On a somewhat weekly basis, Garrison Keillor writes a column in the Chicago Tribune. Personally, I prefer his columns that speak on cultural and social issues or that poke at human foibles such as he does on his Prairie Home Companion radio show. When he writes on politics, often his views comes through not as an uninvolved bystander but he gets involved with his subject. I doubt he recognizes the legitimacy of the George W. Bush presidency as he refers to the “Current Occupant.”
In the column linked to above he contrasts W. with Barack Obama. Basically, he likes how Obama speaks. He is less than impressed with the speaking of “the Current Occupant.” Of course this neglects the fact that President Bush has been elected president twice and his speaking wasn’t an issue. Nor does it recognize that Al Gore and John Kerry are not exactly rhetorical wizards, either. I actually keep tapes of speeches by Mssrs. Gore and Kerry for those evenings I suffer from insomnia.
Now, the style of speaking is one thing. But what about substance? In Mr. Keillor’s column you will notice praise for Obama’s speaking style. There is no mention of Obama’s actual message, which is, what, exactly? “Change.” OK, what will he change and how will he change it? What is the substance of change? A new “Occupant” in the White House? Well, that will happen regardless. A person can only serve two terms. Beyond that, no one knows what change Obama has in mind.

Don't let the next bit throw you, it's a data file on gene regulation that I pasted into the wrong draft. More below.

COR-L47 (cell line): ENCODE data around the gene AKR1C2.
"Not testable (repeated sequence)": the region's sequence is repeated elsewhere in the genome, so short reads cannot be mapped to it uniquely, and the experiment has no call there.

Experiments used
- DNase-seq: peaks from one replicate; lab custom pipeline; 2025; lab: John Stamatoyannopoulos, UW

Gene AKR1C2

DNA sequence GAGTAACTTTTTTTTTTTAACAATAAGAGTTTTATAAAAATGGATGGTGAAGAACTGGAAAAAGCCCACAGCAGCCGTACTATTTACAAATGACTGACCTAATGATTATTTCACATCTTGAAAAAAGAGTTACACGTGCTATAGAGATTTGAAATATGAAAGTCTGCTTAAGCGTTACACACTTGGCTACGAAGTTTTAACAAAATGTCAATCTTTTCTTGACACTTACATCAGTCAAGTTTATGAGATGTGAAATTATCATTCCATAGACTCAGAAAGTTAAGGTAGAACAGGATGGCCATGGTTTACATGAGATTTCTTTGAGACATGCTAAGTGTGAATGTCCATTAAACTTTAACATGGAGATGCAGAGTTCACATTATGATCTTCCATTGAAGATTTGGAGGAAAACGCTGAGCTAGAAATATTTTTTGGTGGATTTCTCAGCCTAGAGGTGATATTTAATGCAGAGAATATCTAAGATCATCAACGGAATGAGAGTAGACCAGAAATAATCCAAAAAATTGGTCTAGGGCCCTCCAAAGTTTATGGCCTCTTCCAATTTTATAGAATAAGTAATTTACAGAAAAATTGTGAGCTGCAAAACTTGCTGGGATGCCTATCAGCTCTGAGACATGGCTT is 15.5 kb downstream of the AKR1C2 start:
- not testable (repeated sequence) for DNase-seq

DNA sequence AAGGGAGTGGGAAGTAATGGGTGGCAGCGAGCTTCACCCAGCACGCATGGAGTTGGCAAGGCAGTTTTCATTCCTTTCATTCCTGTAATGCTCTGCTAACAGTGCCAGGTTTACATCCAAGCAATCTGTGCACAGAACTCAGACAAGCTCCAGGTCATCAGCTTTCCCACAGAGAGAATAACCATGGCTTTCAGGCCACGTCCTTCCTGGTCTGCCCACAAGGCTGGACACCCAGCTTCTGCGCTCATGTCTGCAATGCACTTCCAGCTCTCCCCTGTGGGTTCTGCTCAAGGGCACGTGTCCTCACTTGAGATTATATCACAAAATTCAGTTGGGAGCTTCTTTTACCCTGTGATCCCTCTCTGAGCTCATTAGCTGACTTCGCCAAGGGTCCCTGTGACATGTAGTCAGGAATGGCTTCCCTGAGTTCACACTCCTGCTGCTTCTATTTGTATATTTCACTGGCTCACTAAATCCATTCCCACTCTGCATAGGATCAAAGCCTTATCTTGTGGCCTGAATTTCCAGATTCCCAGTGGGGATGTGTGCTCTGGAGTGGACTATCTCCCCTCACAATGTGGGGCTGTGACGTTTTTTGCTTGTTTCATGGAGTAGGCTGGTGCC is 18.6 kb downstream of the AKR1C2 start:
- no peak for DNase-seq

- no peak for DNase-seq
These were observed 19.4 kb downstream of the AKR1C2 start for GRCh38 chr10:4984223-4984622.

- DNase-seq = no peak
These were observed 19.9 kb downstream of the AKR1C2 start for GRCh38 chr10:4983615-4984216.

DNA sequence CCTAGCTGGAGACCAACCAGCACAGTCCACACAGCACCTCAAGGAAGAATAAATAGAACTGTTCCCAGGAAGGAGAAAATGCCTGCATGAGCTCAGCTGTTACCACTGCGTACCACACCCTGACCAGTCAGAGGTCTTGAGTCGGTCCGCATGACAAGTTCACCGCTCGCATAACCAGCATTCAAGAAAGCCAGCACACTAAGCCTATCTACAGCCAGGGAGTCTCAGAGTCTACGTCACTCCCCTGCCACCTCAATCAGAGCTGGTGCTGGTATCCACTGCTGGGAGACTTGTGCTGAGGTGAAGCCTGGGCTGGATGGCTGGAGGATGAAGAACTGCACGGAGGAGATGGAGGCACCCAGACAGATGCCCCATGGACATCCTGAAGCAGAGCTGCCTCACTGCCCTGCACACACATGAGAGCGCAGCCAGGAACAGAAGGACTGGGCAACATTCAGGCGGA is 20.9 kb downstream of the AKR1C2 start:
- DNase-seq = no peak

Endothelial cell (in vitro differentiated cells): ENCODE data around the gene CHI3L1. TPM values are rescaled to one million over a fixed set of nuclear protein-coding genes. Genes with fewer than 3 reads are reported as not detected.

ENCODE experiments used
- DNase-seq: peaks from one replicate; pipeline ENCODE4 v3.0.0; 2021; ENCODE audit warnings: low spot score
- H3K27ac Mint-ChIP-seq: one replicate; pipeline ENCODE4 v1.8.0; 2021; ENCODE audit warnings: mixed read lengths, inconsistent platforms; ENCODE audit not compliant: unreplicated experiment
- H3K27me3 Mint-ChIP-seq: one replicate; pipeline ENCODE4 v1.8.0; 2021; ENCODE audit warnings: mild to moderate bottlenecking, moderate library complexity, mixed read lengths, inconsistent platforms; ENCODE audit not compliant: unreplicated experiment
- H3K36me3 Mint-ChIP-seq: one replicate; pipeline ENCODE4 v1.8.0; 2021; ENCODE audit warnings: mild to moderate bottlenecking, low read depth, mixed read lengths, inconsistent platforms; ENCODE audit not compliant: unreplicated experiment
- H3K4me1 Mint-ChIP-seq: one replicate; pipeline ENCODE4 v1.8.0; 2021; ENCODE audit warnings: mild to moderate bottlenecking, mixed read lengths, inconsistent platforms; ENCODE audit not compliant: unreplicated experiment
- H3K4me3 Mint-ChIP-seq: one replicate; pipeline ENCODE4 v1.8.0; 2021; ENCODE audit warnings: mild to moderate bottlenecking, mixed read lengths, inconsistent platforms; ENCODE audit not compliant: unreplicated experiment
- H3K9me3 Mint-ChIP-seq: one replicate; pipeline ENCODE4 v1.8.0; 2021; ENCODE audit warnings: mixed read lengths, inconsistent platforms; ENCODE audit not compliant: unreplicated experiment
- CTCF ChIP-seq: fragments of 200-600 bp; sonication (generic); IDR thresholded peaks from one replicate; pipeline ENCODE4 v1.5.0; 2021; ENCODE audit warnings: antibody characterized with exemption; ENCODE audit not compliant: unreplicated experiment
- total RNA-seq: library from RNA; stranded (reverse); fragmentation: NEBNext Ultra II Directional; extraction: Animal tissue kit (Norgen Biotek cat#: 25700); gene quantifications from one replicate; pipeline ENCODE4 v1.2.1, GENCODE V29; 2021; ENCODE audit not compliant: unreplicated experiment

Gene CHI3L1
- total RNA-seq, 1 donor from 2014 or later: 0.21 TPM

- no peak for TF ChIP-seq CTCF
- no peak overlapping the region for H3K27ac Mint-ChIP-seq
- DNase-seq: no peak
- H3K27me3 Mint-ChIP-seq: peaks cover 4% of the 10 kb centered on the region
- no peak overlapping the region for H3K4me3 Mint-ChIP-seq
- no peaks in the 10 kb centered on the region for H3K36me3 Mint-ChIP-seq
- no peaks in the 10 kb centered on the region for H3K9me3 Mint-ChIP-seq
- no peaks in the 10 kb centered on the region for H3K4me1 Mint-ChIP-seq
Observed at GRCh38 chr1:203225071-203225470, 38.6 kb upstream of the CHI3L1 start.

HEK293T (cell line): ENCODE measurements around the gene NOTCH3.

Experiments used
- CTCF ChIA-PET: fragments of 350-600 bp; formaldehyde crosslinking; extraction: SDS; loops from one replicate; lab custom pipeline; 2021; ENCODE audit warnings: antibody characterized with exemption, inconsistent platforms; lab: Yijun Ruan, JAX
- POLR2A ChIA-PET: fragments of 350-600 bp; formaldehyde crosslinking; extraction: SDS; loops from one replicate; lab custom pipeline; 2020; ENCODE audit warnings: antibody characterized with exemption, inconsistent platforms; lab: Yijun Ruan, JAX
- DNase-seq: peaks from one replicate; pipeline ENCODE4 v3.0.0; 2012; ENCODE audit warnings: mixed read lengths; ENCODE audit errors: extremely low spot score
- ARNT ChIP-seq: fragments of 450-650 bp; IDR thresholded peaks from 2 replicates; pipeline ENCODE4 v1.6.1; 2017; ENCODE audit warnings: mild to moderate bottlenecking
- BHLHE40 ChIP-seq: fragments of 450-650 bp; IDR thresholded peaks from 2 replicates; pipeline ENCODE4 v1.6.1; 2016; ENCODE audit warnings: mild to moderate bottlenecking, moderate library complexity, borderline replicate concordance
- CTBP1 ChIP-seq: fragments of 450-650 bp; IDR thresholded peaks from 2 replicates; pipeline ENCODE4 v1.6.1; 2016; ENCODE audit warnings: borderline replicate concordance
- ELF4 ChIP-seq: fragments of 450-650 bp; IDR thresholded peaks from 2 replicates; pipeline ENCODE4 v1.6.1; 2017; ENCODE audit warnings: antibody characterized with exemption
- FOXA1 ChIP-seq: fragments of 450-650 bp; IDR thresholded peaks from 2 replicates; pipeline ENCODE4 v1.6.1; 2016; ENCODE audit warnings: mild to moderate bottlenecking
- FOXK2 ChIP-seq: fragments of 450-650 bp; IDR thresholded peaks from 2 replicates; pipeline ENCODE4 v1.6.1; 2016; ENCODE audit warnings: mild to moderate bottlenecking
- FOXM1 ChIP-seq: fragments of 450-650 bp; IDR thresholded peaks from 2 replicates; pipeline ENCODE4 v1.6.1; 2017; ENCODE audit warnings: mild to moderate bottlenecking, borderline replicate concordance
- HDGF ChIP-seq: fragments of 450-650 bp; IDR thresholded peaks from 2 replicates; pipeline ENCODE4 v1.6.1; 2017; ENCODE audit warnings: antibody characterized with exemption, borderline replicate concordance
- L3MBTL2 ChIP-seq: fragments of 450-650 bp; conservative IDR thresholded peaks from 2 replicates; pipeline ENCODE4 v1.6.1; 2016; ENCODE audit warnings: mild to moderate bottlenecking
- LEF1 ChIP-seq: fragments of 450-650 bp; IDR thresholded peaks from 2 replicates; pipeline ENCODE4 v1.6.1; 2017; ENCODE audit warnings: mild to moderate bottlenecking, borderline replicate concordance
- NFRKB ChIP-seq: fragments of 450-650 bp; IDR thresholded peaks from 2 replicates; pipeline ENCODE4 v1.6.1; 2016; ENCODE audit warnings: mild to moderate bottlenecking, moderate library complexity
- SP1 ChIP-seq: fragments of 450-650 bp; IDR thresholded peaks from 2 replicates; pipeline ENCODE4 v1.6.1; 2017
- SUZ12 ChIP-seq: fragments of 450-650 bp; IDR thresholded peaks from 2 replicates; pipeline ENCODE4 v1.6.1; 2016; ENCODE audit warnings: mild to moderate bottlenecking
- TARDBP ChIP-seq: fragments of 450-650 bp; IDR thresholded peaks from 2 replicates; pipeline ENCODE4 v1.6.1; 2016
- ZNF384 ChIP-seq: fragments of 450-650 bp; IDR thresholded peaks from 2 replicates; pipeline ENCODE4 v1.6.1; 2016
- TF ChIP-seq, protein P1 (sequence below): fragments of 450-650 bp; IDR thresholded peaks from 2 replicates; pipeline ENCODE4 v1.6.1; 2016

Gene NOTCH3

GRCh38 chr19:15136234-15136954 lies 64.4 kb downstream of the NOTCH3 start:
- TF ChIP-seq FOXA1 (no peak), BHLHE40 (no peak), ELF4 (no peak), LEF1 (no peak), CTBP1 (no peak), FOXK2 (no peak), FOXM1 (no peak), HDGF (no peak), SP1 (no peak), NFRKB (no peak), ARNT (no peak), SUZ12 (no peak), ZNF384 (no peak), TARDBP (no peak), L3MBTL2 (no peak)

Let’s put it another way. If a pastor has outstanding rhetorical skills, but the members of that church go home and beat their wives and children, cheat from the poor, steal from the neighbors, and cheat on their spouses, then that pastor is not an effective preacher. He is just a good speaker.
What many also forget is that Adolph Hitler was likewise a spellbinding speaker. Mr. Keillor, are you sure you still want to place that great an emphasis on speaking skills?
Speaking is something the president does. But it is not the only thing. A president needs to see the big picture, to see how things work and interact, to recognize the dynamism of life and not get caught up in details assuming a static picture. Events change. A president needs to have a compass to guide his or her decisions and the courage to stick with those decisions. A little humility and flexibility to change if things don’t work out helps as well.
Finally, who does Mr. Keillor see on the Fall ballot? He contrasts Obama with the “Current Occupant.” The problem is, the “Current Occupant” is not on the ballot. Obama is running against Senator McCain. Perhaps Senator Obama’s path to glorious history is made more certain if he could run against George W. Bush, but Mr. Bush will not and cannot be on the ballot.